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|Apr 28, 2018|
Robert Hammond is the executive director and co-founder of Friends of the High Line, which was the driving force behind turning an abandoned elevated railroad in New York City into a public park. We discuss the essential role of a city’s public open spaces and how exhilarating it is to pursue your dreams.
Parks are at the intersection of social issues:
Parks have a role in our social issues from economic injustice to education and the environment. A city’s true ingredient is people, and parks allow for the ultimate human experience of people watching, voyeurism, and interacting with others. All communities benefit from having safe, free, and open public spaces.
Get involved in your city:
Community board meetings are open to the public, and they always need people to get involved. They’re only as good as the people who participate. Many opportunities exist to volunteer in your area of interest and expertise.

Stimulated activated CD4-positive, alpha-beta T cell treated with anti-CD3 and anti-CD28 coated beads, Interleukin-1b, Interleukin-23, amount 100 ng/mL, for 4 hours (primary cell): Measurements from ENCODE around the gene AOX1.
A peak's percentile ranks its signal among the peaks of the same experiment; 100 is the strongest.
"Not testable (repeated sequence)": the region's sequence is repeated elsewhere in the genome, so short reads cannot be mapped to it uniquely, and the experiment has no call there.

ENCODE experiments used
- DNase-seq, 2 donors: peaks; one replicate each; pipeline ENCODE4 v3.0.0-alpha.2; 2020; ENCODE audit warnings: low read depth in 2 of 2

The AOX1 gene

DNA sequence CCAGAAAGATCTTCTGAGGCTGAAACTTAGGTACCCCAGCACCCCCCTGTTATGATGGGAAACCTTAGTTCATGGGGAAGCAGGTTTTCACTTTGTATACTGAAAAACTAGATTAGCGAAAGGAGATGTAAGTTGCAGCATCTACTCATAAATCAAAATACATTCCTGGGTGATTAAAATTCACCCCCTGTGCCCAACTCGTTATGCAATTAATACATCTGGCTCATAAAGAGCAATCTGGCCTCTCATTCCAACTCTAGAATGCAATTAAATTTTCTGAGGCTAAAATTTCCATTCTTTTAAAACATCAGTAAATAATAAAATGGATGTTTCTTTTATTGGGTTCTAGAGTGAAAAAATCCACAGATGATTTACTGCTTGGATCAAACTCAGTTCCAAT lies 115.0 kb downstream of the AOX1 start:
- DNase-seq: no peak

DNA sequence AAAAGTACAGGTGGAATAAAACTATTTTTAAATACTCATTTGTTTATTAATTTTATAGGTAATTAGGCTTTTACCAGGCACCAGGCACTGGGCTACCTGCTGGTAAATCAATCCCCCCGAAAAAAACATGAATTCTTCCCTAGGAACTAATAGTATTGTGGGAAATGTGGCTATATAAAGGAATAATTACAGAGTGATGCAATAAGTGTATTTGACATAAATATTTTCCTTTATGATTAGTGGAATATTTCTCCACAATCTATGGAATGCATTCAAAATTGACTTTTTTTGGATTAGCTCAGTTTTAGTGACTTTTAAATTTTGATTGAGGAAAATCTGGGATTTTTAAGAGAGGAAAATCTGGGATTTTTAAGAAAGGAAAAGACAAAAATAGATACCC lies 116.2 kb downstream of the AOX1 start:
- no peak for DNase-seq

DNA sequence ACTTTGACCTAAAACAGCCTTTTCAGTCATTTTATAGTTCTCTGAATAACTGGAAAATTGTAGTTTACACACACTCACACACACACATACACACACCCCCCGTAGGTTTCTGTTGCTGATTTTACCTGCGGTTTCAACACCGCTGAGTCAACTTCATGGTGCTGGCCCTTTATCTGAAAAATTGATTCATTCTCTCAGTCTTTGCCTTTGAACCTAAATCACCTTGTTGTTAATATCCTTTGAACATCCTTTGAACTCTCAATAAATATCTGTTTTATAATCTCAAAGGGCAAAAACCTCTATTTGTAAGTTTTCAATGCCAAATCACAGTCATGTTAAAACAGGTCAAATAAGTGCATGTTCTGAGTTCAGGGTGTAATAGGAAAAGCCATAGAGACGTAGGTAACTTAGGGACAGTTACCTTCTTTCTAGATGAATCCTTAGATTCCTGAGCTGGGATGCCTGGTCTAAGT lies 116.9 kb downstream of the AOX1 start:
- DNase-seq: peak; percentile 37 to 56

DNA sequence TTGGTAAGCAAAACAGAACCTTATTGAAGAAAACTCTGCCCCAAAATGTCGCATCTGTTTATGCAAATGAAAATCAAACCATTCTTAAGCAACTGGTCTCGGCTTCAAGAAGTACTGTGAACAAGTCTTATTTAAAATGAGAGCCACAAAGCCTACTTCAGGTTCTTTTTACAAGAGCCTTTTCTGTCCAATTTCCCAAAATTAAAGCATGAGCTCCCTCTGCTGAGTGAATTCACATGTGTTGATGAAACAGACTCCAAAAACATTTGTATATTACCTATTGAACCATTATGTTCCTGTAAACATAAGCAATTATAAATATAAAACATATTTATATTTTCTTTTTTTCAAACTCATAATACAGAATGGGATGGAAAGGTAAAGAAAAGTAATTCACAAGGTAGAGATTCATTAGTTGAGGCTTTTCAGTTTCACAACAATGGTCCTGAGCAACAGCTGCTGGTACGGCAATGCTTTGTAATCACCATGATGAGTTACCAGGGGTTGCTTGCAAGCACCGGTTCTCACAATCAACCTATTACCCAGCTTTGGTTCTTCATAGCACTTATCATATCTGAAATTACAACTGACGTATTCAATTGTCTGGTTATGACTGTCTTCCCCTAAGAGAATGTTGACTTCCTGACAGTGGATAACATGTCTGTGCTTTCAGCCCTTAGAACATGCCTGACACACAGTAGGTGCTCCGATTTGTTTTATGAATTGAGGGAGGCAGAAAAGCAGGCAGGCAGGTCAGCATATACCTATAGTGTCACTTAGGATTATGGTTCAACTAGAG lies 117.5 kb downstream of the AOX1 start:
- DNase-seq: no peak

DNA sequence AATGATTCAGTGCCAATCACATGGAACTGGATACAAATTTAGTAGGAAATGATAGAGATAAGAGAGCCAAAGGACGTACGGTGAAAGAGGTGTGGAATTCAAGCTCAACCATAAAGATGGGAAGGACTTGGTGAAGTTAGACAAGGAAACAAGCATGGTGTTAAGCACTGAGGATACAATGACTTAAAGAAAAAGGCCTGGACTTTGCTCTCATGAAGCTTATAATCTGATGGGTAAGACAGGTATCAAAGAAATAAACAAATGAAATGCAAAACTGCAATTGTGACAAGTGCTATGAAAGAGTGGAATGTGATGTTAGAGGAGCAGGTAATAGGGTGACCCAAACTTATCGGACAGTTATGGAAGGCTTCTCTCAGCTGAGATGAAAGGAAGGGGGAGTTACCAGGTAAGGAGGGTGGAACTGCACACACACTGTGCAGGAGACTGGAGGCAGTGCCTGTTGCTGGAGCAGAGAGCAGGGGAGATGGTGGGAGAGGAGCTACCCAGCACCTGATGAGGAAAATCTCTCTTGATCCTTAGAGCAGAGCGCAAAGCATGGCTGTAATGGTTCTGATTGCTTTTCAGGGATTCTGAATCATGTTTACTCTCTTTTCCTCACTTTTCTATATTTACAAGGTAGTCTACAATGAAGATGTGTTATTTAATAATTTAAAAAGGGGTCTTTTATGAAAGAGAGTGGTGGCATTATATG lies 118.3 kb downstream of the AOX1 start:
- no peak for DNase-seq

Go after your dreams:
Pursuing a crazy idea is freeing, fun, and exciting. Perseverance and skepticism are a part of this process. Even if your specific vision does not come true, there is still value in thinking, talking, and organizing around the issue of public open spaces.
|Apr 21, 2018|
Nick Ehrmann is the founder and president of Blue Engine, which was borne from the discovery that the strongest predictor of college completion is sustained academic rigor in high school coursework. The organization re-imagines the classroom in order to teach students how to master core academic skills and be truly ready for college.
Prepare for success
College readiness is defined by the ability to persist and complete degrees. We need to equip students with skills and habits of mind that allow them to have true choice at the cusp of adulthood, whether it is in college, a technical trade school, or the work force.